Updating your resume can be about as much fun as pulling teeth (maybe less fun). As tempting as it is to go the easy route and simply add your current work experience/latest project, you want to make sure you have taken other, 21st century updates, into consideration. Remember, you’re in IT – the healthiest, most innovative industry out there; your resume should reflect it!
Here are a few tips from Leslie Ayres’s article, Six Quick Tips to Bring Your Resume into the 21st Century, posted on Work Goes Strong. Leslie is a staffing expert and has over 20 years of experience an executive recruiter (so yes, she knows what she’s talking about):
- Change the Font – nothing screams old-fashioned louder than a serif front like Courier or Times New Roman. These typefaces have a sense of seriousness about them that is the last thing you want when you’re trying to convince someone that there is a great, up-to-date and lively person behind this resume. Better to use a clean sans serif font like Arial or Tahoma, or something a little more elegant and sleek like Century Gothic. And do not, I repeat DO NOT, use some cheesy script of fancy type. Keep is clean and elegant, just make it more modern. Changing the font is an instant makeover. And while you’re at it, make sure you’re aligning things properly. If you don’t know how to use indents and tabs to line up blocks of text, ask someone who does.
- Get Rid of the Objective – starting off with a tightly worded objective used to be the norm, but over the past few years the heading has been replaced with a positioning statement or perhaps some job titles that tell the reader exactly what kind of person this resume belongs to. I love that resume have evolved this way, because as a recruiter, it’s much more helps to see “Online Advertising Sales Executive” than to read a long convoluted sentence like “Objective: To apply my years of sales expertise in a dynamic environment for a growing company where I can expand and contribute to the bottom line and gain new skill.” That is just meaningless, but the first one tells me what you are, and that’s what I needed to know, thanks.
- Use Plan English and Tell Your Story – take a look at the language in your resume, which, as we both know, probably still has the structure and wording that you started with many year and jobs ago, right? It’s no longer in style to use dry corporate speak when talking about work. Your resume is a story about you, so tell it in plain English, using sentences. Write like you talk. The best test if you can read it out loud and it flows and makes sense. The easiest way to write so it sounds natural is to imagine that you’re talking to someone. This is also the perfect time to get rid of all those bullets that have been in fashion for so long; they sound hoppy as we read them, so use them sparingly for highlighting an accomplish or two in each job.
- Include your LinkedIn Profile Link – after I review a candidate’s resume, the next thing I do is find their LinkedIn profile. I’m looking for consistency with their resume, for how many connections they have, and for what kind of recommendations people have written for them. And yes, I confess that I like when there is a photo there, a picture being worth a thousand words and all that. Bust LinkedIn is a bi place, and there many people with the same name, so when you include your link, it saves time and shows that you know how the game is played nowadays.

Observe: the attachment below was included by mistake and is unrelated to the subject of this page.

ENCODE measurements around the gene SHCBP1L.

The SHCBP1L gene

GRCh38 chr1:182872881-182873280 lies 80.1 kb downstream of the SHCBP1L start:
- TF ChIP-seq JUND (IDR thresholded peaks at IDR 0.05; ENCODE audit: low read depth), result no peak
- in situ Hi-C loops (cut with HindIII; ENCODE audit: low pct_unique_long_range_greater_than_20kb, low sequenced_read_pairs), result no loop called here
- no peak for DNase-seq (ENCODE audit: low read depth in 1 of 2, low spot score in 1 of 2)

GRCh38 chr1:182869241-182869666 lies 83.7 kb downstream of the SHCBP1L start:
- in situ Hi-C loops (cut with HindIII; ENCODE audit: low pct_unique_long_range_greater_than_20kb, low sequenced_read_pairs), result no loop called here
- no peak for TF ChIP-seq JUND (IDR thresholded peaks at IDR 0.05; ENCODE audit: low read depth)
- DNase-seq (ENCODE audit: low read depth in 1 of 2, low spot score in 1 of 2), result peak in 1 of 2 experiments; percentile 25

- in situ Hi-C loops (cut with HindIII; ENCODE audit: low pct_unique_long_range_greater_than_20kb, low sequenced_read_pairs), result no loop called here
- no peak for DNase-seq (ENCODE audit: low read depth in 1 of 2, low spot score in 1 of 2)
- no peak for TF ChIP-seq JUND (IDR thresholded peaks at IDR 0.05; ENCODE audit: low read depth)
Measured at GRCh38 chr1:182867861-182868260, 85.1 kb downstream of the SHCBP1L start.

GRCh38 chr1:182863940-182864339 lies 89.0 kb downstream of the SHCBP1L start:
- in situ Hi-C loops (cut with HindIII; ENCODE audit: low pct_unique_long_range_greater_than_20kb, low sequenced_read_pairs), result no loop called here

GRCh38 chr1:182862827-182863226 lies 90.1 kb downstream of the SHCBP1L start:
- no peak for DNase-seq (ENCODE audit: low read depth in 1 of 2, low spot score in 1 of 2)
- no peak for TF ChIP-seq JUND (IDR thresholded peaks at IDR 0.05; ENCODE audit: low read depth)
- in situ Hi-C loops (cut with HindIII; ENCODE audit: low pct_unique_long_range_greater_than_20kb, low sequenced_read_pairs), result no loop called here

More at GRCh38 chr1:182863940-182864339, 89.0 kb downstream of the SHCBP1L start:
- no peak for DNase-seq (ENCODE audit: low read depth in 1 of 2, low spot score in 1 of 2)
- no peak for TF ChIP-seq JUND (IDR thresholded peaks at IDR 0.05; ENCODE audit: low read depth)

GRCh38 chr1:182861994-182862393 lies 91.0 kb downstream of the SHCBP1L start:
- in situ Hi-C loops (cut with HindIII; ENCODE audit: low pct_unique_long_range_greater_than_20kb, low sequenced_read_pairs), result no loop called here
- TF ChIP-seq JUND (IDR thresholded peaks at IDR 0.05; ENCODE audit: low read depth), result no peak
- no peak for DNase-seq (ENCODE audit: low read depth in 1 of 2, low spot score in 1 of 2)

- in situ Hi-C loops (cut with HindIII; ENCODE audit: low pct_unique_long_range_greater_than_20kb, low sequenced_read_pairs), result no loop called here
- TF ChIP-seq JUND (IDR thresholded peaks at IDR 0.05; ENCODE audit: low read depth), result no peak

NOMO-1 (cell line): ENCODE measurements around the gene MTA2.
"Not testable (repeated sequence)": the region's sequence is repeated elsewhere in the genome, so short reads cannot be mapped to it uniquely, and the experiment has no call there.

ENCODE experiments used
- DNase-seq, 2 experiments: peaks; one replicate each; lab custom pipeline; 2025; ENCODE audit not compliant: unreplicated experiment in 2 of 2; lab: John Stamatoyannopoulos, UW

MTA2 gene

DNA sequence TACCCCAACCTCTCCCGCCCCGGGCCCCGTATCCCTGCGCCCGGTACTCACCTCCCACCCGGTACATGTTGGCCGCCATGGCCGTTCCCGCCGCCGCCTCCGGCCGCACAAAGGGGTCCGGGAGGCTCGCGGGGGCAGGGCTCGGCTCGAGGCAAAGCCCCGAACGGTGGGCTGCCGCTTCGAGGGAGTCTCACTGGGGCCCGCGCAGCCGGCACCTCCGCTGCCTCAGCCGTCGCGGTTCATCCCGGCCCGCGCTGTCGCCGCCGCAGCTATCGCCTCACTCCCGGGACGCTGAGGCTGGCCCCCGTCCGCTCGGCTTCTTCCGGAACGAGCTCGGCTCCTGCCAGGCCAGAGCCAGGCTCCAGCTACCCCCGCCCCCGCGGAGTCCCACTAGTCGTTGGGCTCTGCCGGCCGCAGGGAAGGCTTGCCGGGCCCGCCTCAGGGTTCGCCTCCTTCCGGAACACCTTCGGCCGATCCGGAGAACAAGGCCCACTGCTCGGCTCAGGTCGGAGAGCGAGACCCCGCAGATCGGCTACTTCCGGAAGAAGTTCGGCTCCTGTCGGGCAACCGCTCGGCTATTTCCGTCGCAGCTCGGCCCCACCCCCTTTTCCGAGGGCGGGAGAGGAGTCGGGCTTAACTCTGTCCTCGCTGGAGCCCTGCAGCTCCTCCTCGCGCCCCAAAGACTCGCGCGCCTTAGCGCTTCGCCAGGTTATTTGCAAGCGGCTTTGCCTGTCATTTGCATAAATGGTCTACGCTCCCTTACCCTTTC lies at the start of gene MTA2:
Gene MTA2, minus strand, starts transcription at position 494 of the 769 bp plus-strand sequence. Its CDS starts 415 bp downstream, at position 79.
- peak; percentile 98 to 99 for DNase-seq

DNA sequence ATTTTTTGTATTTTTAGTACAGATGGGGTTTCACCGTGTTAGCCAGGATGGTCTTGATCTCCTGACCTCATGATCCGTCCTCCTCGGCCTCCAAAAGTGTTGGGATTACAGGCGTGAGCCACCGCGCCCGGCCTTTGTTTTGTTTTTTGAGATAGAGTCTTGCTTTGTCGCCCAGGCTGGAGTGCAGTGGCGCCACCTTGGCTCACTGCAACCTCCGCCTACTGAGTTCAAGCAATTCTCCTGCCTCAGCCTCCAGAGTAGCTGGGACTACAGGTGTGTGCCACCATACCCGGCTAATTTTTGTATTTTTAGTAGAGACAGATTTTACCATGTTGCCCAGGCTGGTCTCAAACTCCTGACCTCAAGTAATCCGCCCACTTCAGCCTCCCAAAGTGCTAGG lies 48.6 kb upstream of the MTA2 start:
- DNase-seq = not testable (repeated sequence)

- Delete those Old Jobs from more than 10-15 Years Ago – some resume coaches say don’t go back more than ten years, but your work experience might need more time to make sense, and might need 20 years if you’re very senior. But weed out the old stuff that doesn’t matter anymore, like that job selling insurance you had when you are 18 or the first career you had as a mechanic. If it’s not germane to the job at hand and isn’t important in your story, just drop it off entirely, since jobs from too long ago can make you look old and old-fashioned.
- Write Your Resume with Key Words in Mind – chances are that your resume will be put into some kind of candidate tracking or search software somewhere, or that you’ll post it up on a board like Monster or The Ladders, and that means it needs to come up in searches. Make sure to use the key words people will be searching form, including their variations, when you talk about your experience. This like the recruiter, searching for th perfect candidate…imagine what they might type into the search box, and make sure those words are found in your resume.
I will also add, Reach Out to Your Recruiter! The best recruiting agencies are the ones that see past the one opportunity to place and genuinely believe in helping you develop as a professional. We are sure to take the time to work with candidates that have questions about their resumes. Let’s face it, recruiters and account managers see more resumes, speak with more candidates, and see more job descriptions than most hiring managers. Use the resources you have!
Kelley Hafer is a Senior Business Development Manager at Anteo Group. She can be reached at firstname.lastname@example.org with any feedback or questions.